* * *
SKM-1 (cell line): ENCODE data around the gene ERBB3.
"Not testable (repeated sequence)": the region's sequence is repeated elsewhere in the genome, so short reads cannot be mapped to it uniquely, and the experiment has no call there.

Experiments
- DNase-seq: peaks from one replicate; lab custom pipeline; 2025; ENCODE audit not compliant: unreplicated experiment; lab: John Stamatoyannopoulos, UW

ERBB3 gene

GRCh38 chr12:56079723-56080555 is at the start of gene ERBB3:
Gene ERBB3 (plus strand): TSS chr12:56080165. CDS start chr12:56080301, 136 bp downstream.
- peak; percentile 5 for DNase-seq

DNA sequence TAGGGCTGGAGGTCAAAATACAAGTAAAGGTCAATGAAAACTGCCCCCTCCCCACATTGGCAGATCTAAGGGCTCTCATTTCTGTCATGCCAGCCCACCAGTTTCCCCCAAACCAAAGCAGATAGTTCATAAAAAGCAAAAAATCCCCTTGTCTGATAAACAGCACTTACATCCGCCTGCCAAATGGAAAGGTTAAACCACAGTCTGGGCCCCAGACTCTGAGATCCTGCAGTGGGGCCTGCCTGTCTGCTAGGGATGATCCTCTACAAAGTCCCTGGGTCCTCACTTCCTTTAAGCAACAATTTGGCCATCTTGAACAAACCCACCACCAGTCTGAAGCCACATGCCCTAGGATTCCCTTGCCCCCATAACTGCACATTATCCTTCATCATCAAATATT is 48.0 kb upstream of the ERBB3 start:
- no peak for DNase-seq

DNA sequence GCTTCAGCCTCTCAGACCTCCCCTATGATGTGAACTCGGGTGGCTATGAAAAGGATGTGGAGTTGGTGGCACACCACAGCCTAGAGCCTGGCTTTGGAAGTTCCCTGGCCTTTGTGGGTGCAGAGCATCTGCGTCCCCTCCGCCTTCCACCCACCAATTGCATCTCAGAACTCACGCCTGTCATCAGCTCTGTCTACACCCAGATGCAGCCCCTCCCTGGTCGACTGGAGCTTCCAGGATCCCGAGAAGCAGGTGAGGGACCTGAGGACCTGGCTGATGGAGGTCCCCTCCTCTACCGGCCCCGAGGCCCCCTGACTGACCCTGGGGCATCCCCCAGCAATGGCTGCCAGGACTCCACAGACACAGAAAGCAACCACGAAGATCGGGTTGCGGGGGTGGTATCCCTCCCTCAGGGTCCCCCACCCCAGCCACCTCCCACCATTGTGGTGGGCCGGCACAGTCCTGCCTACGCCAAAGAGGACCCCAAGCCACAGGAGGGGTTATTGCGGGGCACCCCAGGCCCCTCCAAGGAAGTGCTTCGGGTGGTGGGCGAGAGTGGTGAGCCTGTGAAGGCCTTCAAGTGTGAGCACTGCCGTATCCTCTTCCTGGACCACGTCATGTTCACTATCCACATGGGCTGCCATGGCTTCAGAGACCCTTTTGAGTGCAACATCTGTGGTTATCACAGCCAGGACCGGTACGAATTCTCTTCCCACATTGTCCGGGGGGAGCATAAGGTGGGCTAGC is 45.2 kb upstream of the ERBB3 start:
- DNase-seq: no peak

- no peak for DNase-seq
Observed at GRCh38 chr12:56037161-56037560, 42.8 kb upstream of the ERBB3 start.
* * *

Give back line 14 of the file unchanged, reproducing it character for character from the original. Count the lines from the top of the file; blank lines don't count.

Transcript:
Observed at GRCh38 chr12:56037161-56037560, 42.8 kb upstream of the ERBB3 start.